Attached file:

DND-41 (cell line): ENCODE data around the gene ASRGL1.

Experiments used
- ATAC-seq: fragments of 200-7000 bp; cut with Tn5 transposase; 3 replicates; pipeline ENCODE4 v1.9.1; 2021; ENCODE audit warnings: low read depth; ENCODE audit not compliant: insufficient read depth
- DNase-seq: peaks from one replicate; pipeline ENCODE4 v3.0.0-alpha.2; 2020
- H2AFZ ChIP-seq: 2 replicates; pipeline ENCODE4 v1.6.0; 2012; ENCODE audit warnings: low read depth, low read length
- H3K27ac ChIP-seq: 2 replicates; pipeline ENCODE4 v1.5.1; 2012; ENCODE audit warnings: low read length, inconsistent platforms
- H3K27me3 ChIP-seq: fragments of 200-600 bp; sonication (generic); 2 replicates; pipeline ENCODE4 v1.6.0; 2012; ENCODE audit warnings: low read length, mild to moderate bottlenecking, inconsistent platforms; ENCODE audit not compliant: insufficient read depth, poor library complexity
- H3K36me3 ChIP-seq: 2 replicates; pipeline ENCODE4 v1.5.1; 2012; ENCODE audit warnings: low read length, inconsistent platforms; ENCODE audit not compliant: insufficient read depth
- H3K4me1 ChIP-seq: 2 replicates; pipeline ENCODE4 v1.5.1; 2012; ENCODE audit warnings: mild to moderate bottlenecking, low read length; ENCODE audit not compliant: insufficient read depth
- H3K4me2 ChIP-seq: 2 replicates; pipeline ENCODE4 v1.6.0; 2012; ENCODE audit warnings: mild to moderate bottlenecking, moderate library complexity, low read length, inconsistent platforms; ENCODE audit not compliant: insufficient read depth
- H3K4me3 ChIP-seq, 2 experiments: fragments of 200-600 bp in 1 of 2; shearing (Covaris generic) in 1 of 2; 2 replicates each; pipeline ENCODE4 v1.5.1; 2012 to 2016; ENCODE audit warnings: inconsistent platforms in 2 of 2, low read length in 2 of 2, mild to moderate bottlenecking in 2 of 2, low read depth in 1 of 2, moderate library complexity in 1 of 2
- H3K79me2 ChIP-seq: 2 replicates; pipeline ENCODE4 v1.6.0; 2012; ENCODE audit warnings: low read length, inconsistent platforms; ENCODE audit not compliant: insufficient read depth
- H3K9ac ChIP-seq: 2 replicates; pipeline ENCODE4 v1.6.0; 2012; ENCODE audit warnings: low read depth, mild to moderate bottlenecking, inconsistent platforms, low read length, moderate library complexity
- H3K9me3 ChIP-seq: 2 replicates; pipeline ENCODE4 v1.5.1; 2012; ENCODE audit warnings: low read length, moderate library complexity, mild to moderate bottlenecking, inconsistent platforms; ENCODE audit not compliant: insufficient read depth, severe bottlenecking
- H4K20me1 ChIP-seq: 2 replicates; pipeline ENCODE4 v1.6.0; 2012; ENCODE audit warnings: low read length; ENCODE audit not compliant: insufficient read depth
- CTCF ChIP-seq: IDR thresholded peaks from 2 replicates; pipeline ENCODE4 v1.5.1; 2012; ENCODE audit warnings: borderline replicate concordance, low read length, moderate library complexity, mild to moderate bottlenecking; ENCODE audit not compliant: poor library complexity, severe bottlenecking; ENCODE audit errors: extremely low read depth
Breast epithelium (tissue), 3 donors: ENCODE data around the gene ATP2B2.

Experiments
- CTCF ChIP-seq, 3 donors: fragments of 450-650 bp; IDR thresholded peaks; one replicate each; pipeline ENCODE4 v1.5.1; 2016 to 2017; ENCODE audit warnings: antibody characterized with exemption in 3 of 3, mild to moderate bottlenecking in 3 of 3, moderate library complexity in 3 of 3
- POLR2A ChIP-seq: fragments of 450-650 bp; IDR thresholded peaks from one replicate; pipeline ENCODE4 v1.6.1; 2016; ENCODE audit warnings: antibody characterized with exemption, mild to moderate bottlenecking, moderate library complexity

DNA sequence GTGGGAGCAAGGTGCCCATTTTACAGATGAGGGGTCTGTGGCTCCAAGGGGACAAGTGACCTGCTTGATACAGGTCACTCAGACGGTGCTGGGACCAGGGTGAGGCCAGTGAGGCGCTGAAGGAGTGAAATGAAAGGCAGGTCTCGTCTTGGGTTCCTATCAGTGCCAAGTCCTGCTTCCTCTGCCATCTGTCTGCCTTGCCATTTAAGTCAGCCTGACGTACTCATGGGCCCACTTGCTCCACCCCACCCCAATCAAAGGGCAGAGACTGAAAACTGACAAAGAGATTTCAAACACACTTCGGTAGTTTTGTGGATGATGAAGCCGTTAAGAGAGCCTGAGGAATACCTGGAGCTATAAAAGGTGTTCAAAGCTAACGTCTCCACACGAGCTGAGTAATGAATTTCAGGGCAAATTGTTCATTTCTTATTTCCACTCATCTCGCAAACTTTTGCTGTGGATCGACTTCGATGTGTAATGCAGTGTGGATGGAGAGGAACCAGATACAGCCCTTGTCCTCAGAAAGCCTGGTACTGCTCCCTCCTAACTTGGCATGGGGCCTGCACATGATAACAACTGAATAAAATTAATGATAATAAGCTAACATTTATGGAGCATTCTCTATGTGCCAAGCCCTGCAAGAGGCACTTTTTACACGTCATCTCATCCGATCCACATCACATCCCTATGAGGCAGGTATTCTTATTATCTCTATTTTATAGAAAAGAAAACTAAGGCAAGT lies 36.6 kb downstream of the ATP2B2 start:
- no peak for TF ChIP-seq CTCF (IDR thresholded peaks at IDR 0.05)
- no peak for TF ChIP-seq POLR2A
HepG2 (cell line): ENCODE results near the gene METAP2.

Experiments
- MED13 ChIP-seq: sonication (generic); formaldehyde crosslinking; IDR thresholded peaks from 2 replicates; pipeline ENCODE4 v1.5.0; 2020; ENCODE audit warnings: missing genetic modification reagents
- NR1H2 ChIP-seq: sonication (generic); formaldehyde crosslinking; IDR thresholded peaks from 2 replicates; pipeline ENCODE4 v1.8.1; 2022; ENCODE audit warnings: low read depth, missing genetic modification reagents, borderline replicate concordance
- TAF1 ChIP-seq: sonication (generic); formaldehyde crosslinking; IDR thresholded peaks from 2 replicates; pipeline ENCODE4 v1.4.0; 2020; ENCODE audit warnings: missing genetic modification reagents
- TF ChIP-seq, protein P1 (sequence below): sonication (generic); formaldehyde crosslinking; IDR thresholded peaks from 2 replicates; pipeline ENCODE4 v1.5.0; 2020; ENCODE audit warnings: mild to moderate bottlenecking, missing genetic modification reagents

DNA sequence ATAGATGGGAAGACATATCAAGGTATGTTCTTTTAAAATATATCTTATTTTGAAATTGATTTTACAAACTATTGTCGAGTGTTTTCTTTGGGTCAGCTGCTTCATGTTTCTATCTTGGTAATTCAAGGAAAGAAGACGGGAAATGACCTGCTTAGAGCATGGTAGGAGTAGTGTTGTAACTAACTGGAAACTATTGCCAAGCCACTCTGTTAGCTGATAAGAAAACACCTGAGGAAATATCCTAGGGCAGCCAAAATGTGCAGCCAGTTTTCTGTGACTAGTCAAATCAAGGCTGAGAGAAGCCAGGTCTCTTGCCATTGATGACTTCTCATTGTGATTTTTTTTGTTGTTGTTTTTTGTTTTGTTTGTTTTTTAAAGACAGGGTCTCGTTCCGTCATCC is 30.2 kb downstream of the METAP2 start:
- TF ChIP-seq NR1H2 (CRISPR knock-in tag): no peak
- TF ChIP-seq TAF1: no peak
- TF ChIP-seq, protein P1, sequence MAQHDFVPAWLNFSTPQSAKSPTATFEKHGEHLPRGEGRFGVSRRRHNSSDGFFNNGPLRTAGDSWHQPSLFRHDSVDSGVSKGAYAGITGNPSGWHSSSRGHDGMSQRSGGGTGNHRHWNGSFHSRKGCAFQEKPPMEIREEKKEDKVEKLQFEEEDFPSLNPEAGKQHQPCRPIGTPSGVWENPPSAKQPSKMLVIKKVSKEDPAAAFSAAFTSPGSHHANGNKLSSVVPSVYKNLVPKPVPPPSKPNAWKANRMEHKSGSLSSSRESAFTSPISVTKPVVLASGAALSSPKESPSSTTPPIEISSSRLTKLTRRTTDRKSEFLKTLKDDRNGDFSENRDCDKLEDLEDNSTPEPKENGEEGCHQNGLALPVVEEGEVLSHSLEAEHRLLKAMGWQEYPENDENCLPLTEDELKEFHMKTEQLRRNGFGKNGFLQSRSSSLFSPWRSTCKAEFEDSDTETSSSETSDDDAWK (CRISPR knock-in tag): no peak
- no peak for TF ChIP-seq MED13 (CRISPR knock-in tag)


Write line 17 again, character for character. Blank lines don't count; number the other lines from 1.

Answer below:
Breast epithelium (tissue), 3 donors: ENCODE data around the gene ATP2B2.